Community spaces will also be provided, which can be used for cooking or for children to play in.
When will the camp open?
Work started on the site as soon as MSF got permission. It will take 4-5 weeks to complete. Major work is needed, including levelling the ground, building an access road, installation of water and sewerage pipes as well as electricity cables. The tents will not have electricity.
We will also need to prepare and install the toilets and showers - there will be 126 toilets and 66 showers.
Will even the most vulnerable have to wait for a month?
The sub-prefecture has promised to provide 300 places in temporary accommodation for vulnerable people. On 20 January, 60 people were housed (in a hostel, hotel ...) and another organisation, Emmaus, has sheltered 30 people.
Will people be forced to live in the new camp?
For MSF, it is imperative that people come to the camp on a voluntary basis, without the presence of police. Representatives of the people living in the existing camp will be invited to the new site to see the conditions and so that MSF cultural mediators can explain how the transfer will happen. We will then organise bus shuttles.
The mayor was keen for the move to happen in one day, and for people who do not want to be moved to be moved by force. MSF is opposed to the use of force. We have now agreed that the move can take several days leading up to a fixed end date for the transfer to be completed. People will be able to come and go as they please by day and night, it will not be a closed camp.
Are there any rules that the local authorities have asked MSF to comply with?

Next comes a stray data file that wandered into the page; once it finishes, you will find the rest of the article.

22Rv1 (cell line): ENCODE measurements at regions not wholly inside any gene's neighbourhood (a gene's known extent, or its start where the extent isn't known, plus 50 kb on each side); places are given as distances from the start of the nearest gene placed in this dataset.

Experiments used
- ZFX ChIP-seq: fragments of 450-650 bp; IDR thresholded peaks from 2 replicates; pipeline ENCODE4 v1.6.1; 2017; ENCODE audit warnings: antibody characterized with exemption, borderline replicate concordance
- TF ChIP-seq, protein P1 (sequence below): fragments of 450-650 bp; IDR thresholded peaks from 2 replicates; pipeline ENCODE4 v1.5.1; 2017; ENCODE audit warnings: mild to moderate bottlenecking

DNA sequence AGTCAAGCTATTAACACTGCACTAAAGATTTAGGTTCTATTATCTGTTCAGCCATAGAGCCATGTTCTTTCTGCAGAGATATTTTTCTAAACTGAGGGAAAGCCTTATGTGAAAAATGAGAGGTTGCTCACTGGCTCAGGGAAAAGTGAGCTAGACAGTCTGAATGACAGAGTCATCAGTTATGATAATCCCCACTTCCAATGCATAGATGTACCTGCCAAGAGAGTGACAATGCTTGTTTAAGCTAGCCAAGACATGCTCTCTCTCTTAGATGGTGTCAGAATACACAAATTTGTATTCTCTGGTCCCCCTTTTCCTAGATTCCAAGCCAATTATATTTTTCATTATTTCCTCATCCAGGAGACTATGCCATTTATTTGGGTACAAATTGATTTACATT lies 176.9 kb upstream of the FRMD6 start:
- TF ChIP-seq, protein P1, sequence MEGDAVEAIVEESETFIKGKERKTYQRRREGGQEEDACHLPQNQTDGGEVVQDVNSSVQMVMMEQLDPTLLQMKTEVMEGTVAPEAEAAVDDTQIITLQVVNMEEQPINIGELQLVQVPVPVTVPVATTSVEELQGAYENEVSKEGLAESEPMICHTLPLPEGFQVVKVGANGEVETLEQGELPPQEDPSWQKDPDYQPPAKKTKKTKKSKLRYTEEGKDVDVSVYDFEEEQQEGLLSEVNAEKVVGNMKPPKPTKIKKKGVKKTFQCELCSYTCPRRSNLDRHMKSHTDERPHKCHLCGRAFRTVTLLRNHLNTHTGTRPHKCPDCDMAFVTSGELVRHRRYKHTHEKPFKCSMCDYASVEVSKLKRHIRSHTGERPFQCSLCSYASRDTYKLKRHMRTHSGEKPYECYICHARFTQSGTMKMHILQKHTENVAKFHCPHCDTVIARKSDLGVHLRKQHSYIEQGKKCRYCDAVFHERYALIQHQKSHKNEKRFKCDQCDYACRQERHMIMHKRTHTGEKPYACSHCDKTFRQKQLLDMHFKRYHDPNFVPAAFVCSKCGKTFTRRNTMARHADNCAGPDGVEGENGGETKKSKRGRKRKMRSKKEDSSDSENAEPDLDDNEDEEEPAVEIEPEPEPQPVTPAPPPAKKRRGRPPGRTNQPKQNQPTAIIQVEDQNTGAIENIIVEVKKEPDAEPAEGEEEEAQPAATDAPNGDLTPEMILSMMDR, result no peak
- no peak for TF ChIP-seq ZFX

We have to comply with the standard fire regulations as set by the local authorities. The site is also between a motorway and a railway, and the city council is going to build safety barriers on either side of the camp. The state would not give the local authority permission to go ahead with the camp unless these measures were put in place.
How many people can be accommodated on the new site?
The new site is designed to accommodate 2,500 people in 500 tents, which each have a capacity for five people. The mayor has already said he will not accept additional tents. MSF will continue to provide assistance to refugees, regardless of their number.
What is the cost of the new site?
MSF estimates that the labour and materials needed to build the camp will cost two million euros. The city council expects to pay around 400,000 euros for construction of the two security barriers. The French government is not paying anything but the mayor will ask the State to reimburse any money that they spend.
MSF is working independently of the state and is not a subcontractor – we make our own decisions about where we work and use our own resources to do so.
The temporary reception camp in Calais, set up by the government, has cost more than 15 million euros. It has a capacity of 1500 dormitory style beds in containers. There are no showers.
Who will run the site?
MSF will not manage the site and we are not aiming to run the camp, this will be handed over to another organisation, which will sign an agreement with the local authority.
MSF will continue to provide medical services at the site, including medical consultations, physiotherapy, and psychological care. Volunteers and associations currently working at Grande Synthe will also be involved at the site.
Will this new camp encourage people to come to northern France?
MSF is responding to an emergency and pulling people out of appalling conditions, as we would in any other country. We are creating a camp for the same number of people
Offering people conditions that meet basic humanitarian standards has no effect on their decision to leave their homes, it just reduces their suffering. The appalling conditions in Grande Synthe are already having significant negative impact on people’s health and not responding is not an option for MSF.
What will MSF do if people refuse to go to the new site?
MSF will work with the refugees to provide information about the new camp and the improved living conditions. People will be free to make their own decisions and MSF will assist them wherever they go.